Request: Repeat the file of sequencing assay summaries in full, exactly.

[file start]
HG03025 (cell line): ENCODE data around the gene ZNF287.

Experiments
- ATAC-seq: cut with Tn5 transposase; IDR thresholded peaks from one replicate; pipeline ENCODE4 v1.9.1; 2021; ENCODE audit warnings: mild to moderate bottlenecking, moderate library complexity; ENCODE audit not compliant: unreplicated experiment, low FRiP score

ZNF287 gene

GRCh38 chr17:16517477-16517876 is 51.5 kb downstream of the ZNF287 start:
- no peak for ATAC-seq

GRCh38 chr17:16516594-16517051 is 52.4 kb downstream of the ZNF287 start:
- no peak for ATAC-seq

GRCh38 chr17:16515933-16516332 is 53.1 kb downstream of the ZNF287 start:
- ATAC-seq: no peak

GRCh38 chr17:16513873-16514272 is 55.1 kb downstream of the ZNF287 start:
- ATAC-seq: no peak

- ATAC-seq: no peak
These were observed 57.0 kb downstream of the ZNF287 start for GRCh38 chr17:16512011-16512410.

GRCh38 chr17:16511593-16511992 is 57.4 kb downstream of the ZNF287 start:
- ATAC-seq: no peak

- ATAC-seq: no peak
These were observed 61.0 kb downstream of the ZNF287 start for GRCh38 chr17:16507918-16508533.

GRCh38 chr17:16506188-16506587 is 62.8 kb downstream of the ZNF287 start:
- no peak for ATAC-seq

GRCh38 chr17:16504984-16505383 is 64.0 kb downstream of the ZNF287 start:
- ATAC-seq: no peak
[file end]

HG03025 (cell line): ENCODE data around the gene ZNF287.

Experiments
- ATAC-seq: cut with Tn5 transposase; IDR thresholded peaks from one replicate; pipeline ENCODE4 v1.9.1; 2021; ENCODE audit warnings: mild to moderate bottlenecking, moderate library complexity; ENCODE audit not compliant: unreplicated experiment, low FRiP score

ZNF287 gene

GRCh38 chr17:16517477-16517876 is 51.5 kb downstream of the ZNF287 start:
- no peak for ATAC-seq

GRCh38 chr17:16516594-16517051 is 52.4 kb downstream of the ZNF287 start:
- no peak for ATAC-seq

GRCh38 chr17:16515933-16516332 is 53.1 kb downstream of the ZNF287 start:
- ATAC-seq: no peak

GRCh38 chr17:16513873-16514272 is 55.1 kb downstream of the ZNF287 start:
- ATAC-seq: no peak

- ATAC-seq: no peak
These were observed 57.0 kb downstream of the ZNF287 start for GRCh38 chr17:16512011-16512410.

GRCh38 chr17:16511593-16511992 is 57.4 kb downstream of the ZNF287 start:
- ATAC-seq: no peak

- ATAC-seq: no peak
These were observed 61.0 kb downstream of the ZNF287 start for GRCh38 chr17:16507918-16508533.

GRCh38 chr17:16506188-16506587 is 62.8 kb downstream of the ZNF287 start:
- no peak for ATAC-seq

GRCh38 chr17:16504984-16505383 is 64.0 kb downstream of the ZNF287 start:
- ATAC-seq: no peak